1. Key Characteristics of a Shar-Pei
The appearance of the Chinese Shar-Pei is unmistakable. The head and body shape, abundant wrinkles, and darkened nose and muzzle are signature attributes of this ancient breed.
The coat can be in any solid color or sable. The rough, short coat is a source of the Shar-Pei name, which means “sand skin” or “sand paper” coat.
The dogs’ blue-black tongue is unique to this breed (as well as the Chow Chow).
Shar-Pei puppies have more wrinkles than older dogs, and these wrinkles usually minimize as the dog matures.
2. Where the Shar-Pei Came From
Exact details and proof of the Shar-Pei’s origin are lacking, but there is evidence to support the breed’s existence around 200 B.C.
One theory? The breed is a descendant of the Chow Chow because of the dogs’ similar characteristics.
When the People’s Republic of China became a communist nation, dogs were nearly eliminated, according to the American Kennel Club (AKC). A few Shar-Peis were bred in areas such as Hong Kong and Taiwan.
The breed was recognized in Hong Kong in 1968 and was later accepted by kennel clubs in other countries. The AKC accepted the breed in 1988 and assigned it to the Non-Sporting Group in 1992.
3. How Friendly Is a Shar-Pei?
Shar-Peis can be wary of strangers but are not unfriendly, and they’re usually devoted to their human companions. When socialized properly with children and other animals, they get along very well.
These active, intelligent dogs are easy to house-train but need consistent training.
Shar-Peis are not fond of water and may go out of their way to avoid it. The dogs generally have a tendency to slobber (this is sometimes more evident when the dog is experiencing pain).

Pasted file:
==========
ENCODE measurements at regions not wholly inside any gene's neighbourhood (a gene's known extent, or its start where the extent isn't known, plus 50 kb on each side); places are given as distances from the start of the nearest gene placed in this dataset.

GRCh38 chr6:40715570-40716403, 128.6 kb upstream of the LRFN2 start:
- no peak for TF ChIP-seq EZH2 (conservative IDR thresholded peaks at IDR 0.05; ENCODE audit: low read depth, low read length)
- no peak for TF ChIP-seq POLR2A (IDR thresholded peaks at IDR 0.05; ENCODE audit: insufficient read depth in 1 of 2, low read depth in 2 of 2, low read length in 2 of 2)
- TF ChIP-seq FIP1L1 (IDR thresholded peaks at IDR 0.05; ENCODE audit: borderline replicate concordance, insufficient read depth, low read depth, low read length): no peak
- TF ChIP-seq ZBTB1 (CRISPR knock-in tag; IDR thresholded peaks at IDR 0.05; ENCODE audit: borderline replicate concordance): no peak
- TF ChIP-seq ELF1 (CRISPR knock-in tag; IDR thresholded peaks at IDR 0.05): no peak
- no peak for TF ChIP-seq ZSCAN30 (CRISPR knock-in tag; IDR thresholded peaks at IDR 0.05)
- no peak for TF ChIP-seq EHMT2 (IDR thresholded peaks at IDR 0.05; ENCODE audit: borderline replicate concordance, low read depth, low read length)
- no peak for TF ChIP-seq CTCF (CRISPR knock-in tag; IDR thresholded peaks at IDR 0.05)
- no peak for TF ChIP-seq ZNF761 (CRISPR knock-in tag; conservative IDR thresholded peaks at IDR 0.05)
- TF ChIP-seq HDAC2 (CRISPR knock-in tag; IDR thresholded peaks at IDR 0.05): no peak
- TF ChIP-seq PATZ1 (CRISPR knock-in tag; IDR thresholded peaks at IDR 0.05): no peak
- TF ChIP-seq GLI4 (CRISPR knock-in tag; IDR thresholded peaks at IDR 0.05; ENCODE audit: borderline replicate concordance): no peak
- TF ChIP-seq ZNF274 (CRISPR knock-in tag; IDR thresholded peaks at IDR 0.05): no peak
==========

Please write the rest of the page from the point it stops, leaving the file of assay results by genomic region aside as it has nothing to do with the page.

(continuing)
4. Is This the Right Dog for You?
HIGH: Shar-Peis need daily walks to expel energy and avoid behavioral issues. They are sensitive to warmer weather because of the wrinkles holding in heat, so consider this if you live in hotter climates.
Apartment life agrees with this breed as long as exercise needs are met.
MEDIUM: Although the coat is short, it can bother people with allergies. These dogs are pretty easy to groom, requiring only a brushing and a bath weekly.
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Shedding may be higher during molting periods, and daily brushing can help during this time. The coat doesn’t need trimming.
Don’t ignore regular grooming practices with your Shar-Pei, such as cleaning the dog’s ears, trimming the nails and brushing the teeth.
LOW: The Shar-Pei is generally healthy, but there are some illnesses and genetic ailments associated with the breed:
- Skin problems
- Kidney failure
More Stats About Shar-Peis
|Ease of Training||★★★☆☆|
|Tolerate Being Alone||★★★★☆|
|Very Good With Kids||★★☆☆☆|
Learn more about these ancient and amazing dogs in this video:
5. How to Adopt a Shar-Pei
Shar-Peis, like any purebred dog, can end up in rescues and shelters. Start with our adoptable dog search to find one near you, or contact local rescue groups.
Unscrupulous breeders may have deceptive advertisements or websites, so be sure you read our article on puppy mill red flags before buying a Shar-Pei puppy.
- “Chinese Shar-Pei.” American Kennel Club. https://www.akc.org/dog-breeds/chinese-shar-pei/.
- “Breed Standard.” Shar-Pei Club of Canada. http://www.peiclub.com/SPCC-NEW/breedstandard.html.
- “History of the Chinese Shar-Pei.” Chinese Shar-Pei Club of America. April 8, 2019. https://cspca.com/history/.
- “Caring for Your Shar Pei.” Shar Pei Club of Great Britain. 2018. https://www.spcgb.org/caring-for-your-shar-pei.
- Vidt, Jeff, DVM. “Most Common Health Issues.” Chinese Shar-Pei Club of America. April 9, 2019. https://cspca.com/most-common-heath-issues/.